I was in high school and we had a lab of windows animation workstations in one room and the video production in the next one over. The video stuff ran through an amiga 4000 video toaster.

              We would render the frames on the PC's but need to get them to the amiga for DV storage (before PC's could do digital video).

              School budget didn't have much for an amiga network card or other solutions (read: none) so we we had to figure out the solution on our own. We found a serial transfer package that worked on the amiga and PC through a null modem cable. We 'acquired' the use of a drill and put a hole through the wall and ran the cable through.

              couple quick commands on both ends and your animations were going at the screaming rate of 192000 baud through the line. Took all night, but it worked and was in use well after I left.
              Never drink anything larger than your head!


              • #8
                Re: Favorite old school hack

                My first hack was using a dumb terminal to connect to an Epson QX-10 at the office, running CP/M. We upgraded to a QX-16 but it would not work the same. It was some networking hack that was supposed to be impossible.


                • #9
                  Re: Favorite old school hack

                  Another couple come to mind..

                  While working at a college in Maine we were presented with an interesting problem. Our low-staffed IT department (namely me, my boss, and student workers) pretty much ran everything and anything that was fed electricity. Before a budget was created for an actual videoconferencing system, I was responsible for ducttaping together misc video components to make a functional videoconference unit. I can't remember the exact circumstances, but an upcoming video conference required a working unit, .. and I suspect it was an extension that we were after but lacked. Oh noes.. it was an oldskool 9pin graphics connector on a device that was needed!

                  Anyhow, between my friend and I... we worked out the pins for VGA, passed them through a hacked apart serial cable via splicing wizardry, and had a generally functional product at the end.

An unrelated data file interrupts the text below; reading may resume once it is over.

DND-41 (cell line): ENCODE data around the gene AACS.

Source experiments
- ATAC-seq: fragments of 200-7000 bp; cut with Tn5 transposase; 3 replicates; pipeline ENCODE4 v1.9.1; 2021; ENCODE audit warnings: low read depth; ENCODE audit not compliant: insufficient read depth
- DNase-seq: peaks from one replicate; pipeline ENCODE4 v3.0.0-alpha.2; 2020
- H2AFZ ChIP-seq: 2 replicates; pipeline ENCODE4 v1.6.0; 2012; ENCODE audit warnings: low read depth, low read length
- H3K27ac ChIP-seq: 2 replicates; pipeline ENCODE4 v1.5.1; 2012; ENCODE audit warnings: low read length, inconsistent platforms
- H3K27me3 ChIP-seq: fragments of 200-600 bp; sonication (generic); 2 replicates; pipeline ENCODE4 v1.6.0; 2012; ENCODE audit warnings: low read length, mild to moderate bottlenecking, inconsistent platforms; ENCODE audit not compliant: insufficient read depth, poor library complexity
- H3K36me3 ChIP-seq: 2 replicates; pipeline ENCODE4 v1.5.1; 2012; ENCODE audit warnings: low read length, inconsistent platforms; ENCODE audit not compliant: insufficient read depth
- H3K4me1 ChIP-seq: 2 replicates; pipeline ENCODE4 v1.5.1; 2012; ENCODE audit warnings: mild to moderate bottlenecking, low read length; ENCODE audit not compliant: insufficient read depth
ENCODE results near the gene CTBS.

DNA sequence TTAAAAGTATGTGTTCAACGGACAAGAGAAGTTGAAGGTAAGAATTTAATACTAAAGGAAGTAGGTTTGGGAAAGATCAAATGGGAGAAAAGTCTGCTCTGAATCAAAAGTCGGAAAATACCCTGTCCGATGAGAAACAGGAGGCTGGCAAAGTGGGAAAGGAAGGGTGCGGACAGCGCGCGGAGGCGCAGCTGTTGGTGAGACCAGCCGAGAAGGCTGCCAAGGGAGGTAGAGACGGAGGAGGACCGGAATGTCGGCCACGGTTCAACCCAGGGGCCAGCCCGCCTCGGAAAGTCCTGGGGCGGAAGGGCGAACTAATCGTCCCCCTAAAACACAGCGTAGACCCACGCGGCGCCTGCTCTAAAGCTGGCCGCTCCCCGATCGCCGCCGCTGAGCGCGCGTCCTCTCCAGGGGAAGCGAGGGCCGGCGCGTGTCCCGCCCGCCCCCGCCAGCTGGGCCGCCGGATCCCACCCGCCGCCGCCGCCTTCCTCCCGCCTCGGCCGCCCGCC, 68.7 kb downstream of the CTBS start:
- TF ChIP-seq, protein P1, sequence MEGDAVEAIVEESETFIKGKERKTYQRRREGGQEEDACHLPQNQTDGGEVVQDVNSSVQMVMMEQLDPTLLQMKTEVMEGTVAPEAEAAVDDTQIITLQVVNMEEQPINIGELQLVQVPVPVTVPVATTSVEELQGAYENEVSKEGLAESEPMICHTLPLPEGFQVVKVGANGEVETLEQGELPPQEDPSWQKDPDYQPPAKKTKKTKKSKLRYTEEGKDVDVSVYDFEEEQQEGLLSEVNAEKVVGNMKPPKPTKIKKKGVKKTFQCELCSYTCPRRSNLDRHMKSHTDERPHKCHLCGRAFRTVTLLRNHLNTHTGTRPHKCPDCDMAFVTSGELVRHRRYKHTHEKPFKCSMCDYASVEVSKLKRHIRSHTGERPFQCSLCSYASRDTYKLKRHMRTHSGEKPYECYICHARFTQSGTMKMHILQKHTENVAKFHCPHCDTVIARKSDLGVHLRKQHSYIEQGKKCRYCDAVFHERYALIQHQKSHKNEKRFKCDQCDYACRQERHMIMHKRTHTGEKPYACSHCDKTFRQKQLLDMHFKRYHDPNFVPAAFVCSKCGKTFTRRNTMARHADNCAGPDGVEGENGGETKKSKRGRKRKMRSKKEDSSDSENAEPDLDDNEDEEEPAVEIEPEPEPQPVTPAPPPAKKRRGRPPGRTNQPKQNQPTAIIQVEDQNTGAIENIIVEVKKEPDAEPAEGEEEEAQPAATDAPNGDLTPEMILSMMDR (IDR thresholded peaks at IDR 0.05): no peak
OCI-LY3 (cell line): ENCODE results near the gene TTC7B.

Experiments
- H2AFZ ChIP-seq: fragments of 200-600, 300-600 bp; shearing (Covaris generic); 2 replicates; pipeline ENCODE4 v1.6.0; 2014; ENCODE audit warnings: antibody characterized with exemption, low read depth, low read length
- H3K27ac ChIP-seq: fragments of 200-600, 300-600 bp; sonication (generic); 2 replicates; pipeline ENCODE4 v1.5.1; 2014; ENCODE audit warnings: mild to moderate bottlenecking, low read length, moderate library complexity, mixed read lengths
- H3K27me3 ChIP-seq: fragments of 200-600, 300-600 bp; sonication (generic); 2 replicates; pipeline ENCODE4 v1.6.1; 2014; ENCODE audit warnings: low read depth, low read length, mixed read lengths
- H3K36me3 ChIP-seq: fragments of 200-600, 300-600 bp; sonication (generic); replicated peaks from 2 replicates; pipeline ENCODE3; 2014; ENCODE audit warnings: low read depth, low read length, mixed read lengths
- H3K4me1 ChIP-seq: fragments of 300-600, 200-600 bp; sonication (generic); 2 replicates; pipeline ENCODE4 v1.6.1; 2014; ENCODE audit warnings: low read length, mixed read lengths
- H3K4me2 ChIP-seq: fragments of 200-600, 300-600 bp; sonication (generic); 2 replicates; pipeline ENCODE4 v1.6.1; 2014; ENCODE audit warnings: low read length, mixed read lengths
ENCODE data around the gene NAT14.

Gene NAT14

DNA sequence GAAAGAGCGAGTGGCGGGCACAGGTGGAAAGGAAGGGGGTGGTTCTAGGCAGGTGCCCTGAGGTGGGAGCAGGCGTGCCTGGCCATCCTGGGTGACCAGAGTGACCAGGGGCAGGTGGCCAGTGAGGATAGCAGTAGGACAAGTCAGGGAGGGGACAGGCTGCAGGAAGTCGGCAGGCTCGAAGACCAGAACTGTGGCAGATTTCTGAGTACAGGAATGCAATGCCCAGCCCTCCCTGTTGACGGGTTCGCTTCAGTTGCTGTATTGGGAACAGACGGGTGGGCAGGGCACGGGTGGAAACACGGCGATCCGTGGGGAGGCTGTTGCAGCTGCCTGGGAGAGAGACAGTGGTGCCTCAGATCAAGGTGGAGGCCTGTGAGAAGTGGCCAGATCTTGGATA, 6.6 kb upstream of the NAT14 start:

At the same college I became charged with designing and building a site. The attempt completely turned me off to web design altogether for the 5 or so years to follow. It was quite simple with me at the helm, but the committees of management/marketing within the school were retarded. People that do not understand the technology trying to look mighty and force their input into the project so that they could tag their name on it too. Eventually demands got so bad that I put my foot down and said 'we are doing it this way'.. at which point some of the parties got pissed off and said that they would maintain their own section of the site, causing it to lose continuity ENTIRELY, as well as general borkedness because.. as I repeat.. they had no fucking clue what they were doing.

                  I fixed this ;) My next revision of the site came in the form of a ASP driven engine. The user would browse to index.asp and be presented with what seemed to be a normal webpage. What they would soon discover was that current page was tracked by a checked GET request that fed back into the ASP and drove where that one page delivered the next set of content, organized within the public directory as a normal site would (considered DB.. but figured that was too far with my frustration). This was not designed as a good solution, but as a controlling one. By doing this I was able to dynamically change and conform ANYONES pages to meet the design needs of what I was crafting, to their stark dismay. What a fucking waste of time that was.. and no longer than 6 months or so after I left, they hired someone for $$$$$ to redesign .. basically taking the same structure I had already forged and conforming the info into a template they used for schools. Brilliance.
                  if it gets me nowhere, I'll go there proud; and I'm gonna go there free.